After screenwriters reached a tentative agreement, all eyes are now on the actors’ strike to bring Hollywood fully back to life. But the union and studios have not spoken in more than two months.
State regulators faulted two hospitals in Southern California for medication errors that put patients at risk, including a patient who suffered a brain bleed after receiving repeated doses of blood thinner, The Los Angeles Times reports.
The Oakland Unified School District is being called out for a “troubling and troublingly familiar” pattern of irresponsible spending, The San Francisco Chronicle reports.
Where we’re traveling
Today’s tip comes from Steven Bellenot:
Tell us about your favorite places to visit in California. Email your suggestions to [email protected]. We’ll be sharing more in upcoming editions of the newsletter.
Our California playlist is ever evolving, based on your recommendations of songs that best represent the Golden State.
You can email me your choices at [email protected]. Please include your full name, the city where you live and a few sentences about why your song deserves inclusion.
And before you go, some good news
For decades, the Olympic Auditorium, a sports and entertainment venue in downtown Los Angeles, was the scene of some of the city’s most notable boxing and wrestling matches.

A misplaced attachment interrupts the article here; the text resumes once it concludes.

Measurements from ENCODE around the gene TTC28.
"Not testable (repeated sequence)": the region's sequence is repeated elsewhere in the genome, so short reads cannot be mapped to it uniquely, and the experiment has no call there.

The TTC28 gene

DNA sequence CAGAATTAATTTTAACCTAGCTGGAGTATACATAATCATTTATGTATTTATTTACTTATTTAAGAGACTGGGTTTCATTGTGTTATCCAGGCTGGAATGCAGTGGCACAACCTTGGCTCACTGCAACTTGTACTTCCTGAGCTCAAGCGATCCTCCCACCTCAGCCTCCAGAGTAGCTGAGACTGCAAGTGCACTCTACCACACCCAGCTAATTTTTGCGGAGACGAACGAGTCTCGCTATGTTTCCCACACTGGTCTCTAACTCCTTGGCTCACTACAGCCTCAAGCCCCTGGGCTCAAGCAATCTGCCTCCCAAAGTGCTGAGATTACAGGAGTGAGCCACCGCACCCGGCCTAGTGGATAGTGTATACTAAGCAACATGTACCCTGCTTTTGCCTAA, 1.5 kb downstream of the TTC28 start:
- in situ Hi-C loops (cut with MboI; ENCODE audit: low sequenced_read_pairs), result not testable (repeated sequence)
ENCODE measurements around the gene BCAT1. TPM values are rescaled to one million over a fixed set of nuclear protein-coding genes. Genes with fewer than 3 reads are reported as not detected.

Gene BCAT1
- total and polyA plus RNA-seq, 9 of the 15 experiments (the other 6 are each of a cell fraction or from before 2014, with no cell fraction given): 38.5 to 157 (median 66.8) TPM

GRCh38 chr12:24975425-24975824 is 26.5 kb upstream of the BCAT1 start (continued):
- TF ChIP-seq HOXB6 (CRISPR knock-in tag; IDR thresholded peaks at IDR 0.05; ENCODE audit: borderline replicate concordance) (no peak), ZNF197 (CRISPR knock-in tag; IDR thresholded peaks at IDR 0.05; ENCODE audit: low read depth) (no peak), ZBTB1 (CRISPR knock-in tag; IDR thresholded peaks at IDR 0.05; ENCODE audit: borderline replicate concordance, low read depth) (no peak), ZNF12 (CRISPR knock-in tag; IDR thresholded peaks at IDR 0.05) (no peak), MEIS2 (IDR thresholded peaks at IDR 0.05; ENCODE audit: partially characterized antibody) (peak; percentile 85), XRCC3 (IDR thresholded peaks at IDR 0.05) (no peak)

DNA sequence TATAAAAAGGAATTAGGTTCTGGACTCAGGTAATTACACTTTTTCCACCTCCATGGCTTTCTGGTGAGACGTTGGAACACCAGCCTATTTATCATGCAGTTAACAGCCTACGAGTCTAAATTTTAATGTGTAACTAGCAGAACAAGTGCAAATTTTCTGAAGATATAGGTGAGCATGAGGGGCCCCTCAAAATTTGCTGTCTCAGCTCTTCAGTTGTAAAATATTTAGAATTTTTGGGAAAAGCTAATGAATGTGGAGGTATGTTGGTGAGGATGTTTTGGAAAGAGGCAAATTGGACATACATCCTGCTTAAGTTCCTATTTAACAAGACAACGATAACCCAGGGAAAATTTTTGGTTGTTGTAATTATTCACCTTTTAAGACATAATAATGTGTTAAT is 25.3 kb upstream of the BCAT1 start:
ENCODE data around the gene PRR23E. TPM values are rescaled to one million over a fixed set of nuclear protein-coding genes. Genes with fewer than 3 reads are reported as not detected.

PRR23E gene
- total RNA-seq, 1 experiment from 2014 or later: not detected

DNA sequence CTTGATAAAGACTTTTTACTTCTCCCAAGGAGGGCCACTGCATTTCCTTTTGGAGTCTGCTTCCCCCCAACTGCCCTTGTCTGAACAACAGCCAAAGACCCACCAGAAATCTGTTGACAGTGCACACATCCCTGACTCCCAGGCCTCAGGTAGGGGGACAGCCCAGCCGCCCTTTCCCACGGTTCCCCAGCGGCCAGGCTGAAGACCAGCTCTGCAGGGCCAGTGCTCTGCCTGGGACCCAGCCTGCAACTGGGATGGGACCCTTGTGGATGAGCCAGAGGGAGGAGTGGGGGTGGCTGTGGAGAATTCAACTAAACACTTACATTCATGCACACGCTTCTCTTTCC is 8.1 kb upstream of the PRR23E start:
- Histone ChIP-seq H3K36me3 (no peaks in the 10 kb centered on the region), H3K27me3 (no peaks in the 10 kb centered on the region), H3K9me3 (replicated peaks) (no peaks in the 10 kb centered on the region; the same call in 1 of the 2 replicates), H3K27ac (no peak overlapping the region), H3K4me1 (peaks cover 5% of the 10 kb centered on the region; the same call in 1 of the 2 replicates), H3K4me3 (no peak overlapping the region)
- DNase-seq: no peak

The venue saw boxers and wrestlers like Julio César Chávez and Rowdy Roddy Piper ascend to fame, crowned mixed martial arts greats and was also home to Los Angeles’s roller derby team. It became something of an institution for a diverse and vibrant spectrum of fans, as well as an especially significant cultural space for the city’s Mexican American community.
A new exhibition at the LA Plaza de Cultura y Artes is honoring the history and the legacy of the Olympic Auditorium, which closed in 2005. The exhibition, called “18th & Grand: The Olympic Auditorium” and inspired by a documentary of the same name, explores the 80-year history of the punch palace and the city that defined it, through photographs, illustrations and historical artifacts.
The exhibition, free to attend, is on display until May 2024. Read more about it here.
Thanks for reading. I’ll be back tomorrow. — Soumya
P.S. Here’s today’s Mini Crossword.
Maia Coleman, Briana Scalia and Shivani Gonzalez contributed to California Today. You can reach the team at [email protected].